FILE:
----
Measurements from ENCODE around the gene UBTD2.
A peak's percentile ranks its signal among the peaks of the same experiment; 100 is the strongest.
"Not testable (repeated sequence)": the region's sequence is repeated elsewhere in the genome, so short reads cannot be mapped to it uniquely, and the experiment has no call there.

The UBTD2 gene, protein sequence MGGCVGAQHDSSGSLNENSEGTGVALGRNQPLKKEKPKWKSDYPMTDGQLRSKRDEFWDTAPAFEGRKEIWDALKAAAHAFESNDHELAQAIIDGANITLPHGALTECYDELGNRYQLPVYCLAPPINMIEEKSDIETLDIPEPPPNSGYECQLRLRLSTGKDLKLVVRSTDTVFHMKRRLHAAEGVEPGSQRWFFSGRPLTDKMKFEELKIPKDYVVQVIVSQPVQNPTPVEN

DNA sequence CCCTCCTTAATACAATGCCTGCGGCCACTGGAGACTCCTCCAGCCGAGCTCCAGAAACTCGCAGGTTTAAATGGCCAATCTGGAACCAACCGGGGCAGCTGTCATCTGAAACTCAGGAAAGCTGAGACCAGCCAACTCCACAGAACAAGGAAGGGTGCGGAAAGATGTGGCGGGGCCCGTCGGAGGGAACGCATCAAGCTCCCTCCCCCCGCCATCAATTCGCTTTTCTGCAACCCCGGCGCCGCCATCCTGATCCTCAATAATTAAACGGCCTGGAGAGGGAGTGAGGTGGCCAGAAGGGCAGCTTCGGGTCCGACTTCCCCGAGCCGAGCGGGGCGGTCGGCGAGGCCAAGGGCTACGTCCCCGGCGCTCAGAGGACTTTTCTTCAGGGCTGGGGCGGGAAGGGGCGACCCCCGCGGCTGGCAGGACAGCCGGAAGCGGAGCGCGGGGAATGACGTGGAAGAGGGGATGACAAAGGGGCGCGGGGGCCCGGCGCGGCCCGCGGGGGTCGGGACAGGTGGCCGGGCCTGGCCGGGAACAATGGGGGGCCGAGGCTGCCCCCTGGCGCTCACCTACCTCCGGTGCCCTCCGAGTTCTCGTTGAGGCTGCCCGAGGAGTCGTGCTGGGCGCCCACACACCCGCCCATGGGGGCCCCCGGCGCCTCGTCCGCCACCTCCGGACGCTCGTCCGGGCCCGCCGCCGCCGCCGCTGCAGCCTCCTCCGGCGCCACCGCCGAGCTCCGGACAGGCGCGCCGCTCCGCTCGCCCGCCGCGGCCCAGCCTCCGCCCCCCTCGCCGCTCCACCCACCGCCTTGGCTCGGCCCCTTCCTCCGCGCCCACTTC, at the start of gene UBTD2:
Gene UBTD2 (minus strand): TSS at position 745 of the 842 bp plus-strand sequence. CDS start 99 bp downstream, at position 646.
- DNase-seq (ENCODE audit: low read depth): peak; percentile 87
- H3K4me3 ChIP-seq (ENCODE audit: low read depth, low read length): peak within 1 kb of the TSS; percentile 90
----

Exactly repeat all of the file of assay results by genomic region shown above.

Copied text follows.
Measurements from ENCODE around the gene UBTD2.
A peak's percentile ranks its signal among the peaks of the same experiment; 100 is the strongest.
"Not testable (repeated sequence)": the region's sequence is repeated elsewhere in the genome, so short reads cannot be mapped to it uniquely, and the experiment has no call there.

The UBTD2 gene, protein sequence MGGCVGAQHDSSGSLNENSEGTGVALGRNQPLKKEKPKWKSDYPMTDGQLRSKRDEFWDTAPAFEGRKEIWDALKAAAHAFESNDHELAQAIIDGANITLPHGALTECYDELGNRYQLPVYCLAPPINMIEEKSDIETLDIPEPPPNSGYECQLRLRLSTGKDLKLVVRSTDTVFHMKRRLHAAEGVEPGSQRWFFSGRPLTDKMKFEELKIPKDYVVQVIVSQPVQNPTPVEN

DNA sequence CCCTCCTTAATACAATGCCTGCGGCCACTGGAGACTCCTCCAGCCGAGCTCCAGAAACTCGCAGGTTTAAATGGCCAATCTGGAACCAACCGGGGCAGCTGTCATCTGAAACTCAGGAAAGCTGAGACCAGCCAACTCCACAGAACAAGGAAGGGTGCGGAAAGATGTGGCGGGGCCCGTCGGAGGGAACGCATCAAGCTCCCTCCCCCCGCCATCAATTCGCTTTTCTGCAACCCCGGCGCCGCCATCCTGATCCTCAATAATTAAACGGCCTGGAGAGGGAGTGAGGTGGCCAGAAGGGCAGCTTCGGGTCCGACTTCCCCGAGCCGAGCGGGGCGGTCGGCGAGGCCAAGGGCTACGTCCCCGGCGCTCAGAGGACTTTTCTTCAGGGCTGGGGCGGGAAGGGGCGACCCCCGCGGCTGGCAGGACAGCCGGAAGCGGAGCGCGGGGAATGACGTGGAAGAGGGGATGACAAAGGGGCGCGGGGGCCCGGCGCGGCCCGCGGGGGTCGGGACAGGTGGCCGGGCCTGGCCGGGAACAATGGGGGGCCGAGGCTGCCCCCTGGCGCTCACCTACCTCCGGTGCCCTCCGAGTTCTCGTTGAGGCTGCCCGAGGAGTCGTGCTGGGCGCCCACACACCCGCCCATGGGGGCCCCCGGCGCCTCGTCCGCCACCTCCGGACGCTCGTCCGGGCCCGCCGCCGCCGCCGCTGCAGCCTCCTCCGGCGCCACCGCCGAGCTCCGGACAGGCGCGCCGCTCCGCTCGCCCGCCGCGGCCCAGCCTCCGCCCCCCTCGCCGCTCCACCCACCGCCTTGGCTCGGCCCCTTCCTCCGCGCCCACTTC, at the start of gene UBTD2:
Gene UBTD2 (minus strand): TSS at position 745 of the 842 bp plus-strand sequence. CDS start 99 bp downstream, at position 646.
- DNase-seq (ENCODE audit: low read depth): peak; percentile 87
- H3K4me3 ChIP-seq (ENCODE audit: low read depth, low read length): peak within 1 kb of the TSS; percentile 90